CONCORD — House Speaker William O'Brien wants state social services officials to keep lawmakers informed about the Medicaid program's possible expansion under the Affordable Care Act.
In a letter to state Health and Human Services Commissioner Nicholas Toumpas dated Monday, O'Brien notes the recent U.S. Supreme Court ruling leaves it up to the states whether to expand Medicaid eligibility in 2014 to provide health care to more uninsured residents.
“The Legislature has an obvious interest in how we proceed and we want to work with the Department of Health and Human Services through this new landscape, both through discussions and the process and authority of the Joint Health Care Reform Oversight Committee,” O'Brien wrote.
No determination has been made on how states will either join the program or opt out or how a state would arrive at a decision on the expansion. For example, could the governor or commissioner decide to go forward with the expansion or will it need legislative approval? However, if the program is expanded, the money will have to be in the state's operating budget that lawmakers craft and send to the governor.
O'Brien asks Toumpas to inform him of any decisions from federal officials and lists a number of concerns, including who will make the decision, if the decision is final, the process for opting in or out and the impact on the state's taxpayers if the program is expanded.
Also of concern to the speaker is a provision in the ACA requiring states to maintain the eligibility standards in place March 23, 2010, when the law was signed for both Medicaid and the Children's Health Insurance Program.
The intent was to block states from reducing services before the health exchanges begin Jan. 1, 2014. The Children's Health Insurance Program provisions continue until Sept. 30, 2019.
If a state violates the requirement, it could lose all its federal funding for both programs.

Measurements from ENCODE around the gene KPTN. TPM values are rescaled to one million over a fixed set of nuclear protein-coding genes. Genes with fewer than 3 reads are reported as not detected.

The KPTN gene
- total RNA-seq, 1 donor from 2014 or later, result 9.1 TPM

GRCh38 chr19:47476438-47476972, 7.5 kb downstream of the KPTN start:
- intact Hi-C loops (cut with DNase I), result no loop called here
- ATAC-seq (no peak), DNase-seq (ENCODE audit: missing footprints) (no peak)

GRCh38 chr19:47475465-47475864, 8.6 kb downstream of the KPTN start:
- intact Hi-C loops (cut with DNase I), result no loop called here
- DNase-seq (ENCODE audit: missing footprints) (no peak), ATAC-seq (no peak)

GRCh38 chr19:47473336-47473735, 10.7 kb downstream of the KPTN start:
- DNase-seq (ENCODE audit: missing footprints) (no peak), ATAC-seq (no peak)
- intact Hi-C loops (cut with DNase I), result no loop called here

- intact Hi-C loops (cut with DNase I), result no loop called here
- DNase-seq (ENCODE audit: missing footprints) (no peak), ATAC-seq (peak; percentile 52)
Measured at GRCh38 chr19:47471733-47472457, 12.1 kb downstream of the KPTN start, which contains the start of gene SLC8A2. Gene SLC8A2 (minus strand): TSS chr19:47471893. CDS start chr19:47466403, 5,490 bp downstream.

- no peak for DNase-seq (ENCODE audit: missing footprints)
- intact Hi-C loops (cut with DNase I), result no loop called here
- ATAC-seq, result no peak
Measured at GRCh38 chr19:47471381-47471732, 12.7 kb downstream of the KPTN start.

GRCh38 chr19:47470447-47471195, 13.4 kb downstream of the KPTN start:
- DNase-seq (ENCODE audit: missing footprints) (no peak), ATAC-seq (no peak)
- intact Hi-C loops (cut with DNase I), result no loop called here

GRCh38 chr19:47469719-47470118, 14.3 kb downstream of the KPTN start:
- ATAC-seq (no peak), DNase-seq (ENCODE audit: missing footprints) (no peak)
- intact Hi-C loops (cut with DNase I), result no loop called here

“Does the ruling's Medicaid component release the state from this provision without threatening federal participation?” O'Brien asks and wonders “does the ruling have any impact on the implementation of managed care for the Medicaid program?” Toumpas said Monday he has people working on the issue and will respond to the federal rule which has been proposed and also to the speaker's requests when more information is available.
“We're in the process of crafting a response,” Toumpas said. Typically, the federal government will reach out to states seeking a response and sometimes the advice is followed and sometimes it is not, he said.
The state is on the verge of implementing a managed care program for Medicaid participants, with the start date set for Jan. 1.
The state is waiting for the Center for Medicaid Services to approve the waiver needed for the state to change to a managed care program which is projected to save $16 million in the current fiscal year.
O'Brien also suggests Toumpas hold a briefing for lawmakers when he receives more information from federal officials on the process for states.
“The Supreme Court ruling has created more confusion than lucidity for Medicaid, the largest program in state government,” O'Brien wrote.
“House, and I am sure, Senate members are anxious to understand the potential impact for their constituents.”